Debra McCann of The Mercantile, London, says its personal approach to customers has positively impacted the business: 'We think that the future of shopping will be very different. Between now and Christmas we will have to work hard on our online content and web sales, we are finding a personal touch works well and has reduced the number of returns as we have the time to introduce each style to our customer base through our social media channels.'

Interestingly, many brands are looking to produce their collections more sustainably too. Lisa explains, 'If you shorten your supply chain and produce closer to home you can get clothes out even quicker (called near-shoring). So before this, there was a desire to bring the supply chain closer, and this pandemic has emphasised that fact.'

We will buy more casual clothes

With many people still working from home, and businesses adapting to this module for the foreseeable, the trend for casualisation, which has been around for a while, has also sped up.

People are investing more in gym wear, and those businesses have seen a huge boost. 'Some have come to me saying they were in negative sales at the beginning of the crisis and now they’ve made their return,' Lisa reveals.

Brands will have excess stock

In the UK alone, they’re talking about a 15b overhang of stock, and while some brands are trying to be sensible by holding over stock until next year, and others are looking at up cycling, excess stock will be an issue.

Though this had been planned pre pandemic, Harrods has opened an outlet for sale items, to use excess stock and still bring newness to people. It will be interesting to see if other brands follow suit.

Brands will have fewer collections

We touched on how big designers such as Gucci are reverting back to two seasons, but 'the challenge is that a way to get people to your brand was to make them expect newness' explains Lisa.

So where you had two big seasons, and then all the other mini seasons, brands would attract more customers online and in store with small and frequent drops.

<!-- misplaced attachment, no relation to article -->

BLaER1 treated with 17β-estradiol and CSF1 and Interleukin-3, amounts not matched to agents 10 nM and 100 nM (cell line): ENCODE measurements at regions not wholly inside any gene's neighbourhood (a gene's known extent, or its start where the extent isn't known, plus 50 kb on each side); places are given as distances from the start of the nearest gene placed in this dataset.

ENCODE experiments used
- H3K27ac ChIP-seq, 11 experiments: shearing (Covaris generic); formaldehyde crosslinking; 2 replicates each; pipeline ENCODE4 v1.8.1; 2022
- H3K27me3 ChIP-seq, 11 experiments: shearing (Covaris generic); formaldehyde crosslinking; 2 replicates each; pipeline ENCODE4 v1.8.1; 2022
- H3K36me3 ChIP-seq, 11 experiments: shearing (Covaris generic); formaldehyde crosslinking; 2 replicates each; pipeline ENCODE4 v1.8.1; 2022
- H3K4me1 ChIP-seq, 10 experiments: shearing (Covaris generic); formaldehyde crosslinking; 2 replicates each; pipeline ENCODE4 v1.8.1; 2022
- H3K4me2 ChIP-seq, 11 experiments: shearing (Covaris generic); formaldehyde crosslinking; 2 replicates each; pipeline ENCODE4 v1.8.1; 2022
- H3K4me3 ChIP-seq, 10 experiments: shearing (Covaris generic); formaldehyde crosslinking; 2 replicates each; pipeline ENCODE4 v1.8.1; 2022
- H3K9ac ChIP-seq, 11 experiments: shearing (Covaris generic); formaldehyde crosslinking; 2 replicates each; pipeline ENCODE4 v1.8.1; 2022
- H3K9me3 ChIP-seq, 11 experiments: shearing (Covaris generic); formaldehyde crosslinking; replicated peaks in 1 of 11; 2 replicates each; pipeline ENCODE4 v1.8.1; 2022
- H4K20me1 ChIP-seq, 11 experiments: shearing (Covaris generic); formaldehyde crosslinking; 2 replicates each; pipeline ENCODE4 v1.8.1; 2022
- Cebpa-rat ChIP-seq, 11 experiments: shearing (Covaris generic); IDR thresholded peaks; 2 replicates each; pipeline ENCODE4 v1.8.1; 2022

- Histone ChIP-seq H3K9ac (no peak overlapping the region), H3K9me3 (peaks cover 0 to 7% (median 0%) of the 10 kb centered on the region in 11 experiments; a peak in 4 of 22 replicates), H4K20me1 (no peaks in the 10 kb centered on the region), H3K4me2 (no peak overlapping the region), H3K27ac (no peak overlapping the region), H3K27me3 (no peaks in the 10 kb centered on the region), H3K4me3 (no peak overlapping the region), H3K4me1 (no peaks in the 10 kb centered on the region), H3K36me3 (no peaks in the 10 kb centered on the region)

Sales will happen less in store

Lisa says, 'this May bank holiday, we had Black Friday levels of sales, which have come back down as shops have reopened stores. But with social distancing it’s tough over promoting as you don’t want too many people in at once. Depending on how confident people are confident buying apparel, will have an impact on the promotion activity in the next few weeks.'

Penny Goldstone

Penny Goldstone is the Digital Fashion Editor at Marie Claire, covering everything from catwalk trends to royal fashion and the latest high street and Instagram must-haves.

Penny grew up in France and studied languages and law at the Sorbonne Nouvelle University in Paris before moving to the UK for her MA in multimedia journalism at Bournemouth University. She moved to the UK permanently and has never looked back (though she does go back regularly to stock up on cheese and wine).

Although she's always loved fashion - she used to create scrapbooks of her favourite trends and looks, including Sienna Miller and Kate Moss' boho phase - her first job was at, sourcing the best deals for everything from restaurants to designer sales.

However she quit after two years to follow her true passion, fashion journalism, and after many years of internships and freelance stints at magazines including Red, Cosmopolitan, Stylist and Good Housekeeping, landed her dream job as the Digital Fashion Editor at Marie Claire UK.

Her favourite part of the job is discovering new brands and meeting designers, and travelling the world to attend events and fashion shows. Seeing her first Chanel runway IRL at Paris Fashion Week was a true pinch-me moment.